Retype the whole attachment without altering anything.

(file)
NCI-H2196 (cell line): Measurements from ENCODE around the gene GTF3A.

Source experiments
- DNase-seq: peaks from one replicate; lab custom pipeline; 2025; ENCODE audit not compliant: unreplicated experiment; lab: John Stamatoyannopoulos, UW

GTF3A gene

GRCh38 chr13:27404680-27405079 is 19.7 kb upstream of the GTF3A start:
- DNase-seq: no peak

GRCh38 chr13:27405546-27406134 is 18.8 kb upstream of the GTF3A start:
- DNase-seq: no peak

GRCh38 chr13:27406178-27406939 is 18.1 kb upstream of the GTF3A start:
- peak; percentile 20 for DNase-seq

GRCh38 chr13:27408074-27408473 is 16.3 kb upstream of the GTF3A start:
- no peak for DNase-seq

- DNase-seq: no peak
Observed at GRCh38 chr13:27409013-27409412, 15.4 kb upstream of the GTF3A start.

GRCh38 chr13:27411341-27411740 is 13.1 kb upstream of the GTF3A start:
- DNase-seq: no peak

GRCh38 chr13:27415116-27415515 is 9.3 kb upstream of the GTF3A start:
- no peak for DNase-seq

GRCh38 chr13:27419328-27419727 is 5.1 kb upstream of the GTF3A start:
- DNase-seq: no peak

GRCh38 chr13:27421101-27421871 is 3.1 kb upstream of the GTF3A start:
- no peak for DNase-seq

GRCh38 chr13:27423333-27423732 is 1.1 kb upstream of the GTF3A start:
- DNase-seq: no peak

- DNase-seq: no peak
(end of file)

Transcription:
NCI-H2196 (cell line): Measurements from ENCODE around the gene GTF3A.

Source experiments
- DNase-seq: peaks from one replicate; lab custom pipeline; 2025; ENCODE audit not compliant: unreplicated experiment; lab: John Stamatoyannopoulos, UW

GTF3A gene

GRCh38 chr13:27404680-27405079 is 19.7 kb upstream of the GTF3A start:
- DNase-seq: no peak

GRCh38 chr13:27405546-27406134 is 18.8 kb upstream of the GTF3A start:
- DNase-seq: no peak

GRCh38 chr13:27406178-27406939 is 18.1 kb upstream of the GTF3A start:
- peak; percentile 20 for DNase-seq

GRCh38 chr13:27408074-27408473 is 16.3 kb upstream of the GTF3A start:
- no peak for DNase-seq

- DNase-seq: no peak
Observed at GRCh38 chr13:27409013-27409412, 15.4 kb upstream of the GTF3A start.

GRCh38 chr13:27411341-27411740 is 13.1 kb upstream of the GTF3A start:
- DNase-seq: no peak

GRCh38 chr13:27415116-27415515 is 9.3 kb upstream of the GTF3A start:
- no peak for DNase-seq

GRCh38 chr13:27419328-27419727 is 5.1 kb upstream of the GTF3A start:
- DNase-seq: no peak

GRCh38 chr13:27421101-27421871 is 3.1 kb upstream of the GTF3A start:
- no peak for DNase-seq

GRCh38 chr13:27423333-27423732 is 1.1 kb upstream of the GTF3A start:
- DNase-seq: no peak

- DNase-seq: no peak